Reality TV has also always been a platform for women to launch lucrative post-reality TV careers. After An American Family aired, Pat Loud, who had previously been a homemaker, worked in publishing and wrote a bestselling book. Bethenny Frankel of The Real Housewives of New York City created a low-calorie liquor brand, Skinnygirl, which she sold for a reported $100 million. And of course, the Kardashian family has created a multibillion-dollar empire out of cunning, chutzpah, a complete lack of inhibition and a willingness to confect drama for ratings. Kim is a billionaire, Kylie a near-billionaire, and the rest mere multimillionaires.
And reality TV gives space to women who might not typically appear on our screens. Jade Goody was a young, working-class woman from Bermondsey when she became the star of Big Brother 3 in 2002. She went on to become one of the most famous — and successful — celebrities in the nation before dying at the age of 27 from cervical cancer. Alison Hammond, another Big Brother alumna, is a hugely beloved TV host. As a working-class Black woman without TV experience or contacts, it’s hard to imagine her ending up on the This Morning sofa without the exposure reality TV gave her.
The format is certainly imperfect. When it exploded in the mid 2000s, it was into a febrile period of scurrilous gossip magazines that slut-shamed young female celebrities like Lindsay Lohan, Paris Hilton, and Britney Spears (all of whom, incidentally, had reality TV shows). Misogyny worked its way into the shows, and we’re only now beginning to unpick it, like chewing gum from hair. I couldn’t tell you how many times I’ve watched women ground up as grist for the reality TV mill, like the women carved up on extreme cosmetic surgery show The Swan. (Afterwards, the women have the taut, emotionless visages of identical Stepford wives; what individuality they had is erased by the surgeon’s knife.)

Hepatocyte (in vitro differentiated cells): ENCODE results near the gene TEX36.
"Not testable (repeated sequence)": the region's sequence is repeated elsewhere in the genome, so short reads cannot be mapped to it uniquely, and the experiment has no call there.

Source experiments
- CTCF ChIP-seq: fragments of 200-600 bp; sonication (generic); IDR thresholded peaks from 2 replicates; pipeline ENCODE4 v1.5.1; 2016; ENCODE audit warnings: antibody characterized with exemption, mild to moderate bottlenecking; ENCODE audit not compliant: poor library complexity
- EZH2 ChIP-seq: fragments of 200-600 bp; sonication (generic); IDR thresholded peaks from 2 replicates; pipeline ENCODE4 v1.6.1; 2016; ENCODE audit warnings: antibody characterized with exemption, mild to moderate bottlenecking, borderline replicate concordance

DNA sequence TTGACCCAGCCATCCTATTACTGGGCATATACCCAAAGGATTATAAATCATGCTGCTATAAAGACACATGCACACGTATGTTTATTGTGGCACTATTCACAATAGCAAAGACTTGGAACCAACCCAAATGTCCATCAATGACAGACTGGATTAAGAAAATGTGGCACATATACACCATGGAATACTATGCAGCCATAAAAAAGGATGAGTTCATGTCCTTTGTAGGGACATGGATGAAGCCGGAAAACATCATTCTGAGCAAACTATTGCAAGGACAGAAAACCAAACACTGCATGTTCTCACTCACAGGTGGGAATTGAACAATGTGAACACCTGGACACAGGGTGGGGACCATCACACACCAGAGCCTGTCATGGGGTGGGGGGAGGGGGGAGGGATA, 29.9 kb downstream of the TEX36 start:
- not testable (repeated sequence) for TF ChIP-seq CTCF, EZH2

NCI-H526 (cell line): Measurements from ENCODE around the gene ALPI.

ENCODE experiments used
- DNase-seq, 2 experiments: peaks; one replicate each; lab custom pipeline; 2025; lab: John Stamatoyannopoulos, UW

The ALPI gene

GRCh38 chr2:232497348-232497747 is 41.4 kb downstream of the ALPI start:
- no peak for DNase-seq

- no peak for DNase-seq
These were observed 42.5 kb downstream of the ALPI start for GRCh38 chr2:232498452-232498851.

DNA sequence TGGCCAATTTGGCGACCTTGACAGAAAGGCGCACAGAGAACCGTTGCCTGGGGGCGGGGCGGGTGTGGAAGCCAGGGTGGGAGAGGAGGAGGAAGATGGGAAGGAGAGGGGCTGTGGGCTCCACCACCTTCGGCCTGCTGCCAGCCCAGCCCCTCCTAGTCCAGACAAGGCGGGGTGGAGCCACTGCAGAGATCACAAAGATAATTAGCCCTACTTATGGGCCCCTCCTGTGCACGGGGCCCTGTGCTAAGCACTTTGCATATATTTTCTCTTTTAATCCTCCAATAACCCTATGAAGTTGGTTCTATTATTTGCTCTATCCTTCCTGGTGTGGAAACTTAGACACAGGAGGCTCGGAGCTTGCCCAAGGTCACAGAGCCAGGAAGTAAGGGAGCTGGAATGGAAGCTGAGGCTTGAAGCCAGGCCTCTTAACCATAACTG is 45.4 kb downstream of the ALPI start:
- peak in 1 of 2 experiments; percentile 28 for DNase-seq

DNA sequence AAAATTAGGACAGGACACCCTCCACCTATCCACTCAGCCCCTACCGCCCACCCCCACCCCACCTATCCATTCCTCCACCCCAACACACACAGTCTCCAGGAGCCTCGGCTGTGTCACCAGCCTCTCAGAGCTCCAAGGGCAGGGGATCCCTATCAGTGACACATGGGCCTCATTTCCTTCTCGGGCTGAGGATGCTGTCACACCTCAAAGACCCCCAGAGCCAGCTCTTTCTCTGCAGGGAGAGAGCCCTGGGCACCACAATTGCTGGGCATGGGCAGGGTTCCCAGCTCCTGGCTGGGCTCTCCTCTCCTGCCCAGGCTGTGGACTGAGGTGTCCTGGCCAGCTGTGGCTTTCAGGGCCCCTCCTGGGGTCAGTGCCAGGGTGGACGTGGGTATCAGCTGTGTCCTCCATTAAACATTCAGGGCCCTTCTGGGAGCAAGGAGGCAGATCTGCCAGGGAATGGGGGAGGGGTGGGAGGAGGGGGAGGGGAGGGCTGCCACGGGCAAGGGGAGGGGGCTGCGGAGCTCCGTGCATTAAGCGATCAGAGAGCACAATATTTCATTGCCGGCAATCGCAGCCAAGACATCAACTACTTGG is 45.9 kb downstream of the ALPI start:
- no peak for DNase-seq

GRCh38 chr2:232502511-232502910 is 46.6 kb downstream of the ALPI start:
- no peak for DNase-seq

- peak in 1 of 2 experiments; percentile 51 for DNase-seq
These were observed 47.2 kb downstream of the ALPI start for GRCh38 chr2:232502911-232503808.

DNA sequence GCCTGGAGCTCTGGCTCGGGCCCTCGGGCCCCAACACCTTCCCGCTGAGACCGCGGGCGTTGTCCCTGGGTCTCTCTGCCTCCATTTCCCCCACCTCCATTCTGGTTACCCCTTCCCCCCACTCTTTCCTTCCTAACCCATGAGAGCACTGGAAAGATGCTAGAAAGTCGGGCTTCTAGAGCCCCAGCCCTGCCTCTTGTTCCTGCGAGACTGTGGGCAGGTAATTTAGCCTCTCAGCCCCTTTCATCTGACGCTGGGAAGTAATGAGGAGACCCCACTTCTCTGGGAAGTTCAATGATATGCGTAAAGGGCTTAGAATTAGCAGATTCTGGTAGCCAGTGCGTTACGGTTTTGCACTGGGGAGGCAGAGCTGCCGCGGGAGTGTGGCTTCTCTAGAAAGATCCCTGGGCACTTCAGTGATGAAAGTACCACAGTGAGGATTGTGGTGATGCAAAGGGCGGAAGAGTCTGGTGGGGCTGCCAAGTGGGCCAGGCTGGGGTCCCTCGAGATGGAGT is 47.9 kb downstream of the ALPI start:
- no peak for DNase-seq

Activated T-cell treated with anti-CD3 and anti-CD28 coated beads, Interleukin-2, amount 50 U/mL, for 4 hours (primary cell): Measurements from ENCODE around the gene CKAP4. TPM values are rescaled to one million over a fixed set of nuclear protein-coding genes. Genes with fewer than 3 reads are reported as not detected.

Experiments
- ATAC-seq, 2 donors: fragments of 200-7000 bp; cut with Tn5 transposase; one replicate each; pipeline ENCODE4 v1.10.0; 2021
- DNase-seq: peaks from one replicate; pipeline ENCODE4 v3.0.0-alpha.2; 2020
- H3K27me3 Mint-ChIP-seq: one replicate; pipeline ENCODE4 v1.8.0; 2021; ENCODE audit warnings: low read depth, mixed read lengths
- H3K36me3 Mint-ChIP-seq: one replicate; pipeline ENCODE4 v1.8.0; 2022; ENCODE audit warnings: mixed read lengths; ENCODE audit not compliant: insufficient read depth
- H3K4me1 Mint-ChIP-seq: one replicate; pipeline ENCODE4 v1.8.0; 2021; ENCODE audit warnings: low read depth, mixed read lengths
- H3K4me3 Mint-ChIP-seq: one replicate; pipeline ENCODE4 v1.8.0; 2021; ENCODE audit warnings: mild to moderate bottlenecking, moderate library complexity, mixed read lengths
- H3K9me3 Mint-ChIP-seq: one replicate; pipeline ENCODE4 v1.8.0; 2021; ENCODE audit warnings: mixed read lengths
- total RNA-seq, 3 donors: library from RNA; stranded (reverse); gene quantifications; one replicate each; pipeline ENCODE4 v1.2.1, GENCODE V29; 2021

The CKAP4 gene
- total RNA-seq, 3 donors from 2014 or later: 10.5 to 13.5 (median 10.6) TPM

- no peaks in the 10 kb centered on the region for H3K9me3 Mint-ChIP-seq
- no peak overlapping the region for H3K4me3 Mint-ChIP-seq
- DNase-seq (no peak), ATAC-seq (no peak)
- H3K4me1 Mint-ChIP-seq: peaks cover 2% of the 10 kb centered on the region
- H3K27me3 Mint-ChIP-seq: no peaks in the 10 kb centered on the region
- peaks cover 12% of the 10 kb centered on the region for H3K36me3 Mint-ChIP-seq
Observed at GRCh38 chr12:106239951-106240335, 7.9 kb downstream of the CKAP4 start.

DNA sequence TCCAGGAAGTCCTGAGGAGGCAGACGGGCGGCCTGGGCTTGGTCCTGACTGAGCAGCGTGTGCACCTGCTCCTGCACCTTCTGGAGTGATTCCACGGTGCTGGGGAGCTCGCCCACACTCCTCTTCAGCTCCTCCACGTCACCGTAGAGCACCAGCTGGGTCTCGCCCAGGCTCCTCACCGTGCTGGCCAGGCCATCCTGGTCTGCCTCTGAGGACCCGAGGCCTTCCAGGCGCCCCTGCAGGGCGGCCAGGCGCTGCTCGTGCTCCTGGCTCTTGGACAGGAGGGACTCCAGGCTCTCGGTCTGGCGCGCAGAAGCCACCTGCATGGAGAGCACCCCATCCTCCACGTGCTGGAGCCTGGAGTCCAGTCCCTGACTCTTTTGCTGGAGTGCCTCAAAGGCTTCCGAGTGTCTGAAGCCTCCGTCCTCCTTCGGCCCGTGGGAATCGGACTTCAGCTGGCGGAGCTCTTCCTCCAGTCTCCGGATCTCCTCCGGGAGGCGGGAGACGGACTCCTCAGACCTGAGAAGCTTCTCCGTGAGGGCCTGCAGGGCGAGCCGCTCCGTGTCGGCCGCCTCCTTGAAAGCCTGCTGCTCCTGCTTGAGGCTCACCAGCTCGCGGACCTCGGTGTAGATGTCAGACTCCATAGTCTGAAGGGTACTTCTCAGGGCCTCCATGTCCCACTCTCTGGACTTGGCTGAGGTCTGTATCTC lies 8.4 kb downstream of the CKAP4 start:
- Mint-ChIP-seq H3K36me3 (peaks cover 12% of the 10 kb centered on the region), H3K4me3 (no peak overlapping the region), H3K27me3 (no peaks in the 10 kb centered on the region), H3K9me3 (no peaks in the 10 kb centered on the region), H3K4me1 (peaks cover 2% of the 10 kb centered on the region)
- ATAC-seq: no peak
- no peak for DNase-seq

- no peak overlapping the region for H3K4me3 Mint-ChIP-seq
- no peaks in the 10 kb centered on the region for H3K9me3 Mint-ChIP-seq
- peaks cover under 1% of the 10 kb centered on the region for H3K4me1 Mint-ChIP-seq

(all of whom, incidentally, had reality TV shows). Misogyny worked its way into the shows, and we’re only now beginning to unpick it, like chewing gum from hair. I couldn’t tell you how many times I’ve watched women ground up as grist for the reality TV mill, like the women carved up on extreme cosmetic surgery show The Swan. (Afterwards, the women have the taut, emotionless visages of identical Stepford wives; what individuality they had is erased by the surgeon’s knife.)
What became clear, in my conversations with over 60 reality TV contestants, critics and producers during the course of reporting the podcast, is how resilient and adaptive the genre is. If reality TV has at times been archaic and anti-feminist, it’s largely because those were the times we lived in. And if now it’s being dragged into a more enlightened version of itself, that’s because we as a society have evolved. Outdated and regressive attitudes linger in the genre because they linger in society as a whole. But overall I’d wager that reality TV offers more space than most other formats for women to be their complicated, messy selves and for this (and the drama, and the ridiculous outfits) I’ll defend my beloved genre to The Hills and beyond.